So, this guy comes over to me, puffing out the last of his cigarette, “What are you spraying?” “Confidor,” I reply.
“Oh, I don’t use chemicals, I prefer a more natural approach,” he says.
I ponder whether I should respond that the active ingredients are related to nicotine as he drops his butt…
Today our environment is, rightly so, on everyone’s minds – from concerns over the exponential use of Roundup to moves to ban Confidor – our most basic horticultural practices are being questioned.
Yet, we need to keep a clear head, continually reviewing the latest research while also weighing up and eliminating any potential risk to the contractor, others and the environment.
Glyphosate vs. Humanity Roundup was first developed by Monsanto as a herbicide in 1974. The US patent for the active ingredient, glyphosate, ended in 2000 leading to the rapid growth of all those lower priced, generic products.
In 2015 glyphosate was classified as, “probably carcinogenic to humans” by the World Health Organisation’s International Agency for Research on Cancer. Our own regulatory body, the APVMA, reviewed the herbicide in 2016 finding, “no grounds to place it under formal reconsideration.”
By 2018 potential dangers with glyphosate hit the world stage when a US jury found that Roundup had caused the cancer of a school janitor. Reportedly, there are now around 13,000 American plaintiffs preparing to sue Bayer who acquired Monsanto in 2018.
Canada and Brazil have reconfirmed regulatory approval of the herbicide after reevaluating the product, finding that, “glyphosate is safe to use and presents no risks to users when used in accordance with label instructions.”
And, there’s the rub – with uncertainty around the product’s safety and prospects of future litigation, it is essential that we all follow the instructions, making sure our work, health and safety procedures are sound. Workers need to be well trained and certified – chemcert.com.au lists the qualifications required, although there may be a need for additional certification in some states.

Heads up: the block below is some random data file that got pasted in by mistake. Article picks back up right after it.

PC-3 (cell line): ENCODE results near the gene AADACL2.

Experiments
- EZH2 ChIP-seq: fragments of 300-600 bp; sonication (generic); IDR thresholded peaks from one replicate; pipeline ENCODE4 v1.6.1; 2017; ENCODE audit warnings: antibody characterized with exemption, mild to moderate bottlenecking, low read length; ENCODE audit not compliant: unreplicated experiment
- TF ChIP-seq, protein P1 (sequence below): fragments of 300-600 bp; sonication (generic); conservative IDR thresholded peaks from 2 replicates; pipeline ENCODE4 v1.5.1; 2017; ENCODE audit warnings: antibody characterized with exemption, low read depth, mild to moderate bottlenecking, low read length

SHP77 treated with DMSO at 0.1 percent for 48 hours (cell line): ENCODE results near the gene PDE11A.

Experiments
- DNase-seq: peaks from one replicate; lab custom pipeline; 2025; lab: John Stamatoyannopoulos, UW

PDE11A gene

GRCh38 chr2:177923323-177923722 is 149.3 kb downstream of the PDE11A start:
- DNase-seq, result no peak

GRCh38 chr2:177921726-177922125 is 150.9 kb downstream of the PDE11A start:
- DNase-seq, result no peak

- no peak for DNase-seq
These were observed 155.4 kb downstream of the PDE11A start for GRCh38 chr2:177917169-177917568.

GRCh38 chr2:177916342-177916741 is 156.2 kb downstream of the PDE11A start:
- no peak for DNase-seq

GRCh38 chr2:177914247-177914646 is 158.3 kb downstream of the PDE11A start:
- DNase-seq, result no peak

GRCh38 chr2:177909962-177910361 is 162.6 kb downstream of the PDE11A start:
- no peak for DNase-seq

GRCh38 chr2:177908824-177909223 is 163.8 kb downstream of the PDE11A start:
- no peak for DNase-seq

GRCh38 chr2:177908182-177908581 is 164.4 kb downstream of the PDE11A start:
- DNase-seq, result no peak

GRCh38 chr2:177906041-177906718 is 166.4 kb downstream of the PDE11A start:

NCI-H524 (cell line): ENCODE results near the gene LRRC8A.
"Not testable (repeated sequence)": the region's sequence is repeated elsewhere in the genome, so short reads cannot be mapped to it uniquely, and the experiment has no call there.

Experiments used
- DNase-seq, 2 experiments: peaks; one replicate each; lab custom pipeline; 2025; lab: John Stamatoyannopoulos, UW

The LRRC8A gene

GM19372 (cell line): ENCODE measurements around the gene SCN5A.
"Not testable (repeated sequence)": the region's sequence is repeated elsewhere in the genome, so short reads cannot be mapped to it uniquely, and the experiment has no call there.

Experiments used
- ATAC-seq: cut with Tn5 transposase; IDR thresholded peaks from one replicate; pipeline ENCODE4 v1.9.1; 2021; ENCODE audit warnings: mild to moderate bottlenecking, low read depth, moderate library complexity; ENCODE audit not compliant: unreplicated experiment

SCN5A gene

However, glossy chemcert cards and folders of SWMS gathering dust in the work shed are not enough. It’s important to ensure staff always kit up in the correct PPE and that areas are sign-posted and cordoned off when spraying in public. All this should be followed up at the end of the day with thorough documentation of all procedures. It’s a lot of work to “spray a few weeds” but a small price to pay to protect others.
Glyphosate Vs. The Environment
The soil microbiome is an incredibly complex world. Plant roots rely on an elaborate system of bacteria, fungi, earthworms and minerals to produce healthy above-ground growth. So, can targeted weed spraying also make surrounding plants sick?
Well, the jury is still out on this one! To date, studies around the impact of glyphosate on soil micro-organisms have produced contrasting results. Some studies have found adverse effects on particular mycorrhizal fungi, which improve the uptake of water and minerals as well as providing resistance to pathogens.
Another study suggested that repeated spraying of glyphosate caused a shift in microfungi species towards those more resistant to exposure.
Earthworms are ‘soil engineers’, processing organic matter in their gut, which produces nutrient rich, mineralised casts, while their burrowing enhances root penetration and water infiltration. They carry out these tasks 24/7 – if they ever form a union, we’re all doomed! So, earthworms and glyphosate; two studies found no negative impacts while at least six other studies found damaging effects.